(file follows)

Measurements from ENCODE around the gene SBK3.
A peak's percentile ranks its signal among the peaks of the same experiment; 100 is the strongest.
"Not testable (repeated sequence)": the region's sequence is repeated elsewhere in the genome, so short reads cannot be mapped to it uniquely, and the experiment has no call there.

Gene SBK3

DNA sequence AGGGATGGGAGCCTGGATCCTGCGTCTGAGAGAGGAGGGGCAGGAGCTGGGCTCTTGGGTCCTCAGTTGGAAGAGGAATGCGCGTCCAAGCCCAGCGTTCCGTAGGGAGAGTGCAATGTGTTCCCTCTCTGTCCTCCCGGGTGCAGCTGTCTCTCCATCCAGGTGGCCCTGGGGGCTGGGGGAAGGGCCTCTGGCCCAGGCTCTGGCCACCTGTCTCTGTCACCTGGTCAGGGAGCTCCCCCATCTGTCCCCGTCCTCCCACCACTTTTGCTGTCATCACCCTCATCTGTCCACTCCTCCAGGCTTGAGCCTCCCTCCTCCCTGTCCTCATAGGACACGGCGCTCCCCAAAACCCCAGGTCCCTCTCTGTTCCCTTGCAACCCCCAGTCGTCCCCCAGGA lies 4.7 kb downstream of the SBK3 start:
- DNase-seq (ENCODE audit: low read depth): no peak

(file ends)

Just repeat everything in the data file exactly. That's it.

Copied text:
Measurements from ENCODE around the gene SBK3.
A peak's percentile ranks its signal among the peaks of the same experiment; 100 is the strongest.
"Not testable (repeated sequence)": the region's sequence is repeated elsewhere in the genome, so short reads cannot be mapped to it uniquely, and the experiment has no call there.

Gene SBK3

DNA sequence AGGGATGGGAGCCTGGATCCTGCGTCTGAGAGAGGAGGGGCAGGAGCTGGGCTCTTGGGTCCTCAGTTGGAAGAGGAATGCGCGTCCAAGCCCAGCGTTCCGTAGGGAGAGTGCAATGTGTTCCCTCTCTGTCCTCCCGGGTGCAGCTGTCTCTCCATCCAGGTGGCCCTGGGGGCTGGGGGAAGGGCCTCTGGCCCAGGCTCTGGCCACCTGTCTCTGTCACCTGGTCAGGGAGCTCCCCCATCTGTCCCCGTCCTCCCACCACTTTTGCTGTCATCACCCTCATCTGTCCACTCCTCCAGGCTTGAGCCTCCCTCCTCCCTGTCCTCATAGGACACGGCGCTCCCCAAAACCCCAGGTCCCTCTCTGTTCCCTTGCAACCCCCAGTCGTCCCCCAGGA lies 4.7 kb downstream of the SBK3 start:
- DNase-seq (ENCODE audit: low read depth): no peak